Things that have worked well in the past aren’t necessarily going to work well in the future. This is something I have been thinking about for a long time, but this week it came up in a conversation I had with my uncle. I told him the pace of change is accelerating and the conventional rules of work, education and investing are becoming obsolete. These changes are benefiting some people, but most are resistant to change and getting left behind.
1. Employment is Changing
The conventional wisdom for career success has been to go to college, get a job with a good employer and climb the corporate ladder. This advice is still relevant and useful, but it’s definitely not a sure thing. For starters, some college degrees don’t add enough value to a career to even pay back the student loans. Also, many of the rungs on the corporate ladder are starting to disappear, leaving employees with nowhere to go. The days of working for one company for an entire career and retiring with a pension and a gold watch are long gone. Workers starting a career now may have a dozen jobs and a couple of career changes.
Challenges Facing Employees
- Companies are flattening out and reducing middle-management
- Entire industries are being lost overseas, along with those jobs
- Most new jobs created in the past 5 years are low-paying retail jobs
- Jobs are less secure and employers aren’t as loyal as in the past
- The public sector is over budget and many jobs will be eliminated
- Retirees are continuing to work and competing with young workers
How to Prosper
- Save more income to buffer career changes and job loss
- Develop side-income to augment employment income
- Become self-employed to control your future and income
- Keep job and career skills up-to-date for future demands
- Develop a strong professional network to share opportunities
- Select growth areas, such as medical, technical and energy
2. The Economy is Changing
There is no honest way to put a happy face on the economy. It’s in shambles and there is no easy way to fix it. In the past, the economy rebounded quickly after each recession and people went back to work. But, that isn’t happening this time for a number of reasons. First, housing is still too expensive, based on real wages. Second, the government’s misguided easing and stimulus increased the deficit, but produced no jobs. Jobs are created by companies and investors, not by economists and politicians. Most companies are afraid to hire new employees because of economic uncertainty. The government could help the economy a lot by cutting regulations and presenting a balanced budget. But, they are too busy pandering to special interests and trying to get reelected.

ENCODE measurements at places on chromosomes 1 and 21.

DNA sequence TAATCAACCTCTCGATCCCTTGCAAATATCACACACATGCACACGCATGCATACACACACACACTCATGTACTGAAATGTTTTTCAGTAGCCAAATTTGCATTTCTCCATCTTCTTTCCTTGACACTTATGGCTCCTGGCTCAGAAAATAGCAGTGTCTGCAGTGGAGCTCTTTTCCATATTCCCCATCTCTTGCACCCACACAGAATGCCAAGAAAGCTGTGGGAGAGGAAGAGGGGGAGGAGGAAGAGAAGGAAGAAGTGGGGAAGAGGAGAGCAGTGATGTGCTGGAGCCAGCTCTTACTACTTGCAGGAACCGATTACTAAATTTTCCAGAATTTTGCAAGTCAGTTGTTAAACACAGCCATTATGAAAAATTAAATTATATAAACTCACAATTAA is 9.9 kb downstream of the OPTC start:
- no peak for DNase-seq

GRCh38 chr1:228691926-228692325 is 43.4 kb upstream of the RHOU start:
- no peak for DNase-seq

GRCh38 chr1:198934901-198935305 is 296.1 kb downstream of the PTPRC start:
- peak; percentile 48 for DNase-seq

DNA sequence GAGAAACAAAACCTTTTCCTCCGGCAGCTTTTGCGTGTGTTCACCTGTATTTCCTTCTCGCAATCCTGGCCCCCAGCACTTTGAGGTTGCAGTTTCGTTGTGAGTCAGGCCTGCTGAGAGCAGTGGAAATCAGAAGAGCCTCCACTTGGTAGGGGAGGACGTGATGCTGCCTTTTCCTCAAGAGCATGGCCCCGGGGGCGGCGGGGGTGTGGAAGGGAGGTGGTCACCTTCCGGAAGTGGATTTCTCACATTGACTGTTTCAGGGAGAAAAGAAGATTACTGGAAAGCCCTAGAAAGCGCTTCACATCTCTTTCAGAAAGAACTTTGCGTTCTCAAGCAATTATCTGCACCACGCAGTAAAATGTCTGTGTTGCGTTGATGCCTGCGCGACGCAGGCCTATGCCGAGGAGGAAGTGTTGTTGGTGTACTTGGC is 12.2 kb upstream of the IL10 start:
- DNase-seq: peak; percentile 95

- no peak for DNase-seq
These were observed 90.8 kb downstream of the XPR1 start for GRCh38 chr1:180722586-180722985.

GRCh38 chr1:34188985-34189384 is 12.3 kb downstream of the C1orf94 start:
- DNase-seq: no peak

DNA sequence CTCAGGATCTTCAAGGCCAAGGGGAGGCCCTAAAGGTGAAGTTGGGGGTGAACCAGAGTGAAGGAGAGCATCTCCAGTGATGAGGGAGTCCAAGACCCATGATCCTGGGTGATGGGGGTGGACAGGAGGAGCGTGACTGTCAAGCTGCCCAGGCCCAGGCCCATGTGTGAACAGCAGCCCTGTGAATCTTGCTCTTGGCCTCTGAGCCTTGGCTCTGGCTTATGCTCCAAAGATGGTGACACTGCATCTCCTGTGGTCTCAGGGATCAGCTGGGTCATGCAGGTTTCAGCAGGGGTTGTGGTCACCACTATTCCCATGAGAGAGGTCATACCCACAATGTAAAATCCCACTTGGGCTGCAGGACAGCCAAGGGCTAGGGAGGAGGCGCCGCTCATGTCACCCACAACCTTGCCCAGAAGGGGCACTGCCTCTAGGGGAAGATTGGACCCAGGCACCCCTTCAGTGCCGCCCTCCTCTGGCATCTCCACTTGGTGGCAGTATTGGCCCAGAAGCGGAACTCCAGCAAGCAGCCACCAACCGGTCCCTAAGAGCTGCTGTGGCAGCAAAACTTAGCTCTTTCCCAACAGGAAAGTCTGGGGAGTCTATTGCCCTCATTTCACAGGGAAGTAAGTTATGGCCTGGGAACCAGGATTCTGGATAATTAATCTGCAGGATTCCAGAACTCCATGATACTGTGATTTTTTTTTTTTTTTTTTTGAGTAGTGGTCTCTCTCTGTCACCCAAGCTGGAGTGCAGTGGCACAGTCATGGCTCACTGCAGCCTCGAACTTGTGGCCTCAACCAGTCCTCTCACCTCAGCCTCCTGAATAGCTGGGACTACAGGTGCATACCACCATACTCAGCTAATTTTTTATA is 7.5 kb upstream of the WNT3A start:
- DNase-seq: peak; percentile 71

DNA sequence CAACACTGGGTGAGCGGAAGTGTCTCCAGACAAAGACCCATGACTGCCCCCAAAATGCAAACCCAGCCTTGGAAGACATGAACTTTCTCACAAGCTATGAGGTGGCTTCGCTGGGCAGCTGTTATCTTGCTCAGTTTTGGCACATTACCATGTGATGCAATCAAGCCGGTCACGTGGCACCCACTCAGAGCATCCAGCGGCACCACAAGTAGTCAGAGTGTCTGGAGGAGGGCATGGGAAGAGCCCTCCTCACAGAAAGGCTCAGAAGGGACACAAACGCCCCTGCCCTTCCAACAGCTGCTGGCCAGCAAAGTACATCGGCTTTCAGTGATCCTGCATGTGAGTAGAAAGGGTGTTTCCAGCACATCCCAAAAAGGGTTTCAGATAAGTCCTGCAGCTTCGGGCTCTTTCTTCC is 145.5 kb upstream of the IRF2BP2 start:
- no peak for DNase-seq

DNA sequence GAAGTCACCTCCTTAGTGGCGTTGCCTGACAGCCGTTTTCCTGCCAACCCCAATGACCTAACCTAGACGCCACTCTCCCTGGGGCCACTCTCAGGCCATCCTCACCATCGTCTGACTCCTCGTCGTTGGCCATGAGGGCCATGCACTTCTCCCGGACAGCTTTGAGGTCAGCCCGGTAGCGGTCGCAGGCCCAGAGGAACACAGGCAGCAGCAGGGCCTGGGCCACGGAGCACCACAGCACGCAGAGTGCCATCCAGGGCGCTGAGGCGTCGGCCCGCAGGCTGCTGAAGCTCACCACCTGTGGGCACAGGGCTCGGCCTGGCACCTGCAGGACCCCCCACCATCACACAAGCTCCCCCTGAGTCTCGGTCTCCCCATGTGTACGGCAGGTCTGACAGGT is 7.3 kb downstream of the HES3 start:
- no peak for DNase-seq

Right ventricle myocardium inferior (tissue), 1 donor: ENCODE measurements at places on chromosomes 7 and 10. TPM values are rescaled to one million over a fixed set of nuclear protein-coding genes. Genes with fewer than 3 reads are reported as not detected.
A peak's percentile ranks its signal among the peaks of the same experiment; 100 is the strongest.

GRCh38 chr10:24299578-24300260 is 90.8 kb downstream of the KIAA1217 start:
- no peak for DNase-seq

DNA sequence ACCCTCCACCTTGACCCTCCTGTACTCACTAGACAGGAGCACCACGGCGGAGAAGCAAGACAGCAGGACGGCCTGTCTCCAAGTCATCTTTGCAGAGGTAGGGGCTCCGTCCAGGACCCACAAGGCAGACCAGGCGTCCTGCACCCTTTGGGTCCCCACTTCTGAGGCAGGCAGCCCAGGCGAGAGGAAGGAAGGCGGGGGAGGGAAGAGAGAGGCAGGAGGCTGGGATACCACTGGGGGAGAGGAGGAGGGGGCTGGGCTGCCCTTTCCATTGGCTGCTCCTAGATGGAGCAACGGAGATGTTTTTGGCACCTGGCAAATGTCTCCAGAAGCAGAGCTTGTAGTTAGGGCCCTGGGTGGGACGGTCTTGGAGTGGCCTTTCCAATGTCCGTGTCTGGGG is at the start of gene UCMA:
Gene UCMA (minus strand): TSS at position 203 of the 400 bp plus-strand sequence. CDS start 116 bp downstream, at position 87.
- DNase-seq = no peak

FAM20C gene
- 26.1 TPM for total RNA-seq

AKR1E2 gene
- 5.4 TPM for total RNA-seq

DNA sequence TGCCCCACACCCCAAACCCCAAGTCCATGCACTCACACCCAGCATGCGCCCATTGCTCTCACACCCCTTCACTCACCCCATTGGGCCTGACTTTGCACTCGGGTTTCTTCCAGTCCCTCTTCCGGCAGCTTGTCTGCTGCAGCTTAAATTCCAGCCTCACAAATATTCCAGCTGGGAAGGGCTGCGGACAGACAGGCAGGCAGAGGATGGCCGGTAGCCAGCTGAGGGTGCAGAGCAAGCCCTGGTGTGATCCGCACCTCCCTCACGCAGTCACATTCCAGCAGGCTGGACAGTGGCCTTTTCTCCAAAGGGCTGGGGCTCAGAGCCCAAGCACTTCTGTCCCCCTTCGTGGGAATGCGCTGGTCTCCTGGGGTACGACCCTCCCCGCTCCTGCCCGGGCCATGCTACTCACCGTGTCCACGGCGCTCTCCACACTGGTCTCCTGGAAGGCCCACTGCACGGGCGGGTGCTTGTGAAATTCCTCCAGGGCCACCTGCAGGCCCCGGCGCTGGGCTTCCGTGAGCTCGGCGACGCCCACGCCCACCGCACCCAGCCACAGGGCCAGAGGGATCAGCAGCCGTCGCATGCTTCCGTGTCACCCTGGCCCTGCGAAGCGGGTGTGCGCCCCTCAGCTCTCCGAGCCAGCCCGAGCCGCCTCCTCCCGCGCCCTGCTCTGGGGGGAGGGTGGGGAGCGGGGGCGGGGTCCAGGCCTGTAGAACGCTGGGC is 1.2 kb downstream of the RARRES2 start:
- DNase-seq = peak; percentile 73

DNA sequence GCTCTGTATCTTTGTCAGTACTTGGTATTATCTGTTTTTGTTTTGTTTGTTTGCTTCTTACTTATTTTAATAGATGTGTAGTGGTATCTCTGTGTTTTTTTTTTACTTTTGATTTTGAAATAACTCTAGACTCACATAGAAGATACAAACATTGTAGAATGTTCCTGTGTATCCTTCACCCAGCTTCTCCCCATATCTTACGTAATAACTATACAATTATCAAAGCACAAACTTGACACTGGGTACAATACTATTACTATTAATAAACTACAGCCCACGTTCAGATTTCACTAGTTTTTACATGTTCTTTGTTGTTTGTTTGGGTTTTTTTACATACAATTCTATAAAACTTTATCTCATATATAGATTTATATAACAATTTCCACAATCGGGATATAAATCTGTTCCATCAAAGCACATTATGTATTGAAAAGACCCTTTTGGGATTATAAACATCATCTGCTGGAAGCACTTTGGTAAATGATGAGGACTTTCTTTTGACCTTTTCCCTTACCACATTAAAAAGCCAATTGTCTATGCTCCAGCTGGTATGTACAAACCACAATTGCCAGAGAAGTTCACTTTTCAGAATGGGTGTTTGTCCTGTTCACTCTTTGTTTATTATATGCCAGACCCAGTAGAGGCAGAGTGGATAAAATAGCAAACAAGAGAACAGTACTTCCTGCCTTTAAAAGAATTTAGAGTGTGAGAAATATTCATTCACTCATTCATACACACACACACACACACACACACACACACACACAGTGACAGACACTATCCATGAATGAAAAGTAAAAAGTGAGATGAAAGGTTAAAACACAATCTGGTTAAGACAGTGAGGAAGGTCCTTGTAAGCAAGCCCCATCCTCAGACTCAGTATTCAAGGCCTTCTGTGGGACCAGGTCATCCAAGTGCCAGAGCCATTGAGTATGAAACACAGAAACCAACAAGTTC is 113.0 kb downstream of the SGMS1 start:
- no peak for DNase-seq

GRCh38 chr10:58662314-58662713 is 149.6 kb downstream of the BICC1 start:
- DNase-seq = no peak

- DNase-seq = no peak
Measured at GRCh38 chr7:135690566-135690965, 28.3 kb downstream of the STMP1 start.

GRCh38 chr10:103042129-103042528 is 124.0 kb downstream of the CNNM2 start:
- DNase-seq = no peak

Challenges Facing the Economy
- Artificially low interest rates and misleading inflation rates
- Decline of American influence in the world economy
- Stifling government regulation and massive public debt
- Complex and unbalanced methods of federal taxation
- Permanent loss of construction and manufacturing jobs
- Enormous amount of foreclosures and underwater homes
- Rising costs for food, energy, education and health care
3. The Market is Changing
There has never been a consistent strategy for investing in the stock market that delivers future performance, based on past results. The reason is that investors quickly adopt any profitable strategy, which undermines its effectiveness. Recent examples include tech stocks, hedge funds and index investing. The investors who will win in the future will anticipate new trends, instead of following old ones. Dozens of S&P 500 companies will disappear in the next decade and you don’t want to be invested in their stock.
Challenges Facing Investors
- Super-fast computer networks and program trading
- High fees and spread skimming by investment companies
- Massive leverage from derivatives and other instruments
- Millions of baby boomers withdrawing their life savings
- Inadequate regulation and oversight by the government
How to Prosper
- Avoid treasuries and accounts yielding less than inflation
- Invest in rising industries, such as alternative energy
- Accumulate real estate during the weak housing market
- Increase the percentage of global equity investments
- Choose investments with the lowest possible fees
The Bottom Line
The bottom line is that the future is a scary place. The gap between winners and losers is growing rapidly. Anyone counting on the status quo is in danger of sliding into the loser’s bracket. The future will belong to the courageous.
“Change brings opportunity.”
Nido Qubein – President of High Point University
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This post was featured on the Carnival of Personal Finance over at Invest it Wisely. The week, I made the Editor’s Pick. If you aren’t familiar with the Carnival of Personal Finance, you need to check it out.